Latino-chasing low priority
The legislature approved a controversial bill (now Act 907) to allow the Arkansas State Police to enforce federal immigration laws, but don’t expect to see the troopers engaged in such enforcement anytime soon. A spokesman for Col. Steve Dozier, ASP director, said that the colonel had many things to do after the session, and Act 907 was not a top priority. Some weeks or months from now, the State Police will begin discussions with other agencies on implementation of Act 907, the spokesman said. The law calls for the State Police to enter a memorandum of understanding with the federal Justice Department or the federal Homeland Security Department to enforce federal immigration laws on federal highways and interstates in Arkansas.
It was rumored during the session that the State Police were not enthusiastic about the immigration bill, sponsored by Rep. Jeremy Hutchinson, R-Little Rock, and others. Latino groups opposed the bill, saying that it would discourage the reporting of crimes to the police by Latinos who are in the country illegally. Rep. Jay Bradford, D-Pine Bluff, introduced a bill to prohibit the expenditure of state funds on the enforcement of federal immigration laws, but it failed to pass.
We mentioned recently the high interest from people considering runs for state Rep. Sam Ledbetter’s Little Rock seat. He’s term-limited.
Add this almost certain candidate: Jerry Larkowski, who lives in Briarwood. Larkowski has been a steady hand on the County Election Commission (a seat he’d have to resign to run) as it struggled with the mess created by a certain former county clerk.
Gov. Mike Huckabee pitched his new diet book on the Don Imus radio show Monday and it included this exchange:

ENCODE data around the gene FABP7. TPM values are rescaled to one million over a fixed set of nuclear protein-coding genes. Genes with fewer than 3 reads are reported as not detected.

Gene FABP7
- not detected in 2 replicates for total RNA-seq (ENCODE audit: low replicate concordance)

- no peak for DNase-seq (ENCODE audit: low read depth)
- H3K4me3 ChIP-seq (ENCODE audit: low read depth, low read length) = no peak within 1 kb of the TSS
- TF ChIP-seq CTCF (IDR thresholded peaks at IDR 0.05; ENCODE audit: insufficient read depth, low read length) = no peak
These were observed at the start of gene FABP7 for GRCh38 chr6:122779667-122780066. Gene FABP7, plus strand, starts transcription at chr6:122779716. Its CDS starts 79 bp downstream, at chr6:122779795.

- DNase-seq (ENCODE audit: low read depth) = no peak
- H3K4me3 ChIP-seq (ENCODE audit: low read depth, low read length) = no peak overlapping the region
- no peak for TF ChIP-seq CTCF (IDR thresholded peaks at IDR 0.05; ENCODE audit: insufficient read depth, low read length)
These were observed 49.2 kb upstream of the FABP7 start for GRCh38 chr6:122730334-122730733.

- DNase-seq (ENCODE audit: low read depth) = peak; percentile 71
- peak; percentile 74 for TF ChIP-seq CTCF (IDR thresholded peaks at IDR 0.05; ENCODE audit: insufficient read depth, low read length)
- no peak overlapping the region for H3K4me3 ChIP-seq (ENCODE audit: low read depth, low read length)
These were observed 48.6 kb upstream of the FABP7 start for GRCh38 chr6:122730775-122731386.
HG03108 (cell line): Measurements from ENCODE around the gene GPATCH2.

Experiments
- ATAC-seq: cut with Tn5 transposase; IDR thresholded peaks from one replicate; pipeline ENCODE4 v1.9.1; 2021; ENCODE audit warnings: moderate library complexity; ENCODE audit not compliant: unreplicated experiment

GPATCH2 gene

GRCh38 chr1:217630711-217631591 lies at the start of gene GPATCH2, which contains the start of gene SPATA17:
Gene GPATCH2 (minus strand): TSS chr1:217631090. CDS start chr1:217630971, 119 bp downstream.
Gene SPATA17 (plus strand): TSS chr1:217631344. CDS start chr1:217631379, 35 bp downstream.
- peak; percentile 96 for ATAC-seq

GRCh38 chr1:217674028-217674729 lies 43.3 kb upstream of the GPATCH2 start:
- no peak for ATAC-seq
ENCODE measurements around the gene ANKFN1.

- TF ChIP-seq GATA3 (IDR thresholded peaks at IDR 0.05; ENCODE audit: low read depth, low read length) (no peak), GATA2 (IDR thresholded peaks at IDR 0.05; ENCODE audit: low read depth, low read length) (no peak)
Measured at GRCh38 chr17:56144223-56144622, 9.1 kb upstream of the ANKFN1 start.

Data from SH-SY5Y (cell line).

IMUS: Because I remember — this has been some years ago — like, you were really fat when we first met you.
HUCKABEE: Oh, yes. I was breaking chairs and that kind of thing.
IMUS: And happy. You were fat and happy.
HUCKABEE: Yes, but you ragged me so bad about it that I went on this guilt trip ...
IMUS: Did I?
HUCKABEE: Yes, really did, and I got on drugs so that I could get skinny ...
IMUS: Anyway, you lost some weight then.
HUCKABEE: Lost a lot.
The questions prompted by this: Is this a confirmation that Huckabee took Redux, fen-phen or another weight-loss drug during his earlier weight-loss? If so, did he get a heart checkup as many did after links between the drugs and heart damage were established? And, finally, if he did take the drugs and he did discover some heart damage, did he seek payments under the structured settlement of a class action lawsuit over the drugs? We sent these questions to the governor’s office. We’d received no response by press time.
The Imus exchange was first reported locally on the Arkansas Daily Blog (www.arkansasblog.com). Among other items first seen there this week:
• The Jimmy Buffett concert at Razorback Stadium June 2, part of the Wal-Mart annual stockholders meeting but open to the public.